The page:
A Pawesome Retirement

Happy Retirement to the Central Florida Zoo's Leopard!

Most people dream of the day they can retire and move down to sunny Florida. But what about when you already live in Florida? And what about when you’re a 22-year-old leopard living at the Central Florida Zoo? 
That’s right, our leopard is retiring! She will be moving into a behind-the-scenes area at the Zoo to have a quiet break from the hustle and bustle of a busy day at the Zoo. Born in 1996, our leopard is 22 years old. A leopard’s average lifespan in the wild is estimated to be in the late teens, with leopards in AZA-accredited facilities often living into their early twenties. This move will make sure that our Golden Girl is as comfortable as possible.  

So come wish our leopard a warm farewell!

The last day to see our leopard will be Saturday, March 24, 2018. Visit on that day to sign the “Happy Retirement” banner that we will hang in her new behind-the-scenes home!

More Information

To account for our leopard’s advanced age, our Animal Care Team works daily to ensure her comfort and monitor any behavioral changes. Steps have been built leading to platforms, and she often receives extra hay bedding and heaters in cooler weather before other cats at the Zoo do. Additionally, voluntary blood draws ensure that our veterinarian can monitor blood levels without any stress to the animal. Our leopard also voluntarily receives shots and medication when needed. Years of training and positive reinforcement have resulted in our keepers and veterinarians being able to give our elderly leopard the proper healthcare she needs with as little stress as possible.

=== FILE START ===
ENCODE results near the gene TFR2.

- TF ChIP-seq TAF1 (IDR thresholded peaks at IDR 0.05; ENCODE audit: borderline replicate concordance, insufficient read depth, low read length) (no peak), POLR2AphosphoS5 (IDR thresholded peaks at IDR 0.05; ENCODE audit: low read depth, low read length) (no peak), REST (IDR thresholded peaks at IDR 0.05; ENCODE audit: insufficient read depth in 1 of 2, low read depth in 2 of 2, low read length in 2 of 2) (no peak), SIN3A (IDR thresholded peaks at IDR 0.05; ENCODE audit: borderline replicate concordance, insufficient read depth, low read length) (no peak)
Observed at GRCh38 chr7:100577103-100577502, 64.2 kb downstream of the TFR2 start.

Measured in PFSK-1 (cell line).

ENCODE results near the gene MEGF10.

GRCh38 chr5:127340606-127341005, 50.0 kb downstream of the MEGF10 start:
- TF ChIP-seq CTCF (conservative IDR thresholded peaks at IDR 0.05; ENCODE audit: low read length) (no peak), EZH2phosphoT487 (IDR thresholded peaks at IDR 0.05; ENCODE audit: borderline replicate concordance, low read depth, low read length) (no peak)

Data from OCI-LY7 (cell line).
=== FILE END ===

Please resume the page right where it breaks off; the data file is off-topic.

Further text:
The Zoo’s leopard is melanistic, which is a genetic trait that results in a higher production of melanin, a dark pigment. If you look in the right lighting, you can still see her spots in the black fur! Although leopards are native to both Asia and Africa, melanistic leopards are usually only found in southeast Asia, as the dense rainforests create many shadows for the leopard to blend in with. “Black panther” is a misnomer: black panther could refer to any number of melanistic cats, such as a melanistic leopard or melanistic jaguar.
In the wild, leopards are one of the most widely distributed cats, but are listed as Vulnerable by the IUCN Redlist as populations continue to decline. Habitat fragmentation, increased wildlife trade, retaliation for livestock predation, harvesting skins for ceremonial use, decline in prey species, and poorly managed trophy hunting are some of the threats facing these big cats.